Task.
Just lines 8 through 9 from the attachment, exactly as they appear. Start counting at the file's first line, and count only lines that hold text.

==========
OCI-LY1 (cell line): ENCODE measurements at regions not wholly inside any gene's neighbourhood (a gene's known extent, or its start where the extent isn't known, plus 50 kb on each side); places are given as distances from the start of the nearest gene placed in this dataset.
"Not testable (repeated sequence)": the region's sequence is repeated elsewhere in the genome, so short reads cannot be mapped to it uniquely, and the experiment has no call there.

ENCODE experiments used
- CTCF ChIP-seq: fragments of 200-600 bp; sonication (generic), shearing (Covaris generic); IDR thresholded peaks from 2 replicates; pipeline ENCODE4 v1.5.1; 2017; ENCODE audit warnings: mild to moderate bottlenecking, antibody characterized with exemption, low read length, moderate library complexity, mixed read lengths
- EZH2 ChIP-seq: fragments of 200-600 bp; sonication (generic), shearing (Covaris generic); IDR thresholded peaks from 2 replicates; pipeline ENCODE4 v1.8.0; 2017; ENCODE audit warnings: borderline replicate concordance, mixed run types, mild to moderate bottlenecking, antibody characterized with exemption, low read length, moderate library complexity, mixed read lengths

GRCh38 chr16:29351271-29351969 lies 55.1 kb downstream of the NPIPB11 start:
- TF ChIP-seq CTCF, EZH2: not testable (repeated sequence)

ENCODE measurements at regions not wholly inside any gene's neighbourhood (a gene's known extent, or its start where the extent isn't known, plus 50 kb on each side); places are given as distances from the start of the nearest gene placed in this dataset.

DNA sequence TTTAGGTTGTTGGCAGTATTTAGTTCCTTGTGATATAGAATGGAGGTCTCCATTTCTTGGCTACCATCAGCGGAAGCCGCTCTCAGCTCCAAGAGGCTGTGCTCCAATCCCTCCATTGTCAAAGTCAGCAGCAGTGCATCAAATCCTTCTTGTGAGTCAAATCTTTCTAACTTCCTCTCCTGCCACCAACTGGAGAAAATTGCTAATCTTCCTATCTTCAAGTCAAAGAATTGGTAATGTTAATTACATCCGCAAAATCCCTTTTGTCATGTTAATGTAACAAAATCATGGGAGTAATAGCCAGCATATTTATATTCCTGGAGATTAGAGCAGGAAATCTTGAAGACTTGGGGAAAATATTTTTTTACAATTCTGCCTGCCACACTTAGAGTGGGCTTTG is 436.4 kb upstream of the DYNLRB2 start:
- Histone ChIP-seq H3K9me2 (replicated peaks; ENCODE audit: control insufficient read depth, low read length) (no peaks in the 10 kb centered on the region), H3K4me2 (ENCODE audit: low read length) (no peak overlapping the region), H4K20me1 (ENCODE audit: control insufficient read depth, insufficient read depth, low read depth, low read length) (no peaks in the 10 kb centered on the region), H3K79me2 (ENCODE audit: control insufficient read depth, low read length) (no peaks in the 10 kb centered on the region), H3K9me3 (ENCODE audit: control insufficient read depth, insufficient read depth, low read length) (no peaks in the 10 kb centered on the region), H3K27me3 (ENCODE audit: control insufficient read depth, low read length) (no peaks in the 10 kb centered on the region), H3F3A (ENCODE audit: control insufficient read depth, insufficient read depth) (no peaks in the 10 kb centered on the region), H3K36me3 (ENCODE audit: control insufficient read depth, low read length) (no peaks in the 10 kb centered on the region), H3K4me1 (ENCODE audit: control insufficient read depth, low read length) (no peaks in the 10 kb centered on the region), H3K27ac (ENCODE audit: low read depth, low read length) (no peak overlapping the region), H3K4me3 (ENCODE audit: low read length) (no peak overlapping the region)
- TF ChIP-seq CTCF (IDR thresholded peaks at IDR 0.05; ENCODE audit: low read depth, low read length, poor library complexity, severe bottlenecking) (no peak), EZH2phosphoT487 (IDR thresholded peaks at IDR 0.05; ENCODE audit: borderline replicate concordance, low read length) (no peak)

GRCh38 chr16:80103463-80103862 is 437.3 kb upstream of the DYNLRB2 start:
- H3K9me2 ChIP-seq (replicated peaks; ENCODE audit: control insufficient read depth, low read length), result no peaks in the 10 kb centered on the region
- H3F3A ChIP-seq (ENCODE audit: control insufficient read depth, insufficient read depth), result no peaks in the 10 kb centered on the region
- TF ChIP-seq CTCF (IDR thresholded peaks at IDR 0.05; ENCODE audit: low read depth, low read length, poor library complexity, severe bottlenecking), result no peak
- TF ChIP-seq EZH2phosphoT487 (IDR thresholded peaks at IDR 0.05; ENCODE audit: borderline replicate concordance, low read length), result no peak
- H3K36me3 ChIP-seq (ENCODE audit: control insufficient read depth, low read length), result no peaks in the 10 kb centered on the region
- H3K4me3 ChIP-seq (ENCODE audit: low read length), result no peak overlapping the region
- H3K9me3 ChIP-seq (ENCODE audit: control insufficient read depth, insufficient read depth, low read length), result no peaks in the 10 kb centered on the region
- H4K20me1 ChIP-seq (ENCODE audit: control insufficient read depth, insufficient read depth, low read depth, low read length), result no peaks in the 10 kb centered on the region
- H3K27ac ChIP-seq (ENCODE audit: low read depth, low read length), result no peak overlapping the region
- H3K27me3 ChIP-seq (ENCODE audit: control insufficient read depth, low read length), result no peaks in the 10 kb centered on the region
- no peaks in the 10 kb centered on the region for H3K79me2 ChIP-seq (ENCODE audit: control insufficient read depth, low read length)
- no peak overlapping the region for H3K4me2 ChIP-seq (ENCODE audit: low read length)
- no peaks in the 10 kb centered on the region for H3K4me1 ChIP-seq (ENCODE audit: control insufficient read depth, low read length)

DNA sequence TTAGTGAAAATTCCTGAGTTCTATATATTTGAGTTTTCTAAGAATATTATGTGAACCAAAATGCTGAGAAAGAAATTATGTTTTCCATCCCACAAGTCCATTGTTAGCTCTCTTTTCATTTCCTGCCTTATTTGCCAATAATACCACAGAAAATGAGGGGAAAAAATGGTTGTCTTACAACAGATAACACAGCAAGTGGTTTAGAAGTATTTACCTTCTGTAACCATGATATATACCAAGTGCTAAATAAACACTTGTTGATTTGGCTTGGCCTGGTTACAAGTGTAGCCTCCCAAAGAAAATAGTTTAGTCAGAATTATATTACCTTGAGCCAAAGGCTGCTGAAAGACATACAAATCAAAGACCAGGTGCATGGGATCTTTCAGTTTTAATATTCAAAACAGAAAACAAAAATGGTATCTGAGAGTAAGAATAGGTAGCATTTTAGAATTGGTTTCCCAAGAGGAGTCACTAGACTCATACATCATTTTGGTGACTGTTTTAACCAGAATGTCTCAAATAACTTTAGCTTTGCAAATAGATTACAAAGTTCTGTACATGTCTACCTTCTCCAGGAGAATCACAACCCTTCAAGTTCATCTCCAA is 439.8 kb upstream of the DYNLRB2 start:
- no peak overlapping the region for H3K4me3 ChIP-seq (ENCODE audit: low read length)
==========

ENCODE measurements at regions not wholly inside any gene's neighbourhood (a gene's known extent, or its start where the extent isn't known, plus 50 kb on each side); places are given as distances from the start of the nearest gene placed in this dataset.

DNA sequence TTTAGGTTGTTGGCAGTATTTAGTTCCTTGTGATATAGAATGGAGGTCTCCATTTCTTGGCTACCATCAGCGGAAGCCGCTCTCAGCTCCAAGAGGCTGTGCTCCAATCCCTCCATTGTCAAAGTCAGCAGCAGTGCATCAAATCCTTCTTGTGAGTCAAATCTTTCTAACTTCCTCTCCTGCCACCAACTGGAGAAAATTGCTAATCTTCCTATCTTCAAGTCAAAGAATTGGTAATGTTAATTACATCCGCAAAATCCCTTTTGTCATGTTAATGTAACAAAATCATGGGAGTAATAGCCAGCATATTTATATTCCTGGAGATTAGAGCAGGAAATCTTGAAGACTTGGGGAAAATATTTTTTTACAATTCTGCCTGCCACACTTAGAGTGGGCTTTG is 436.4 kb upstream of the DYNLRB2 start: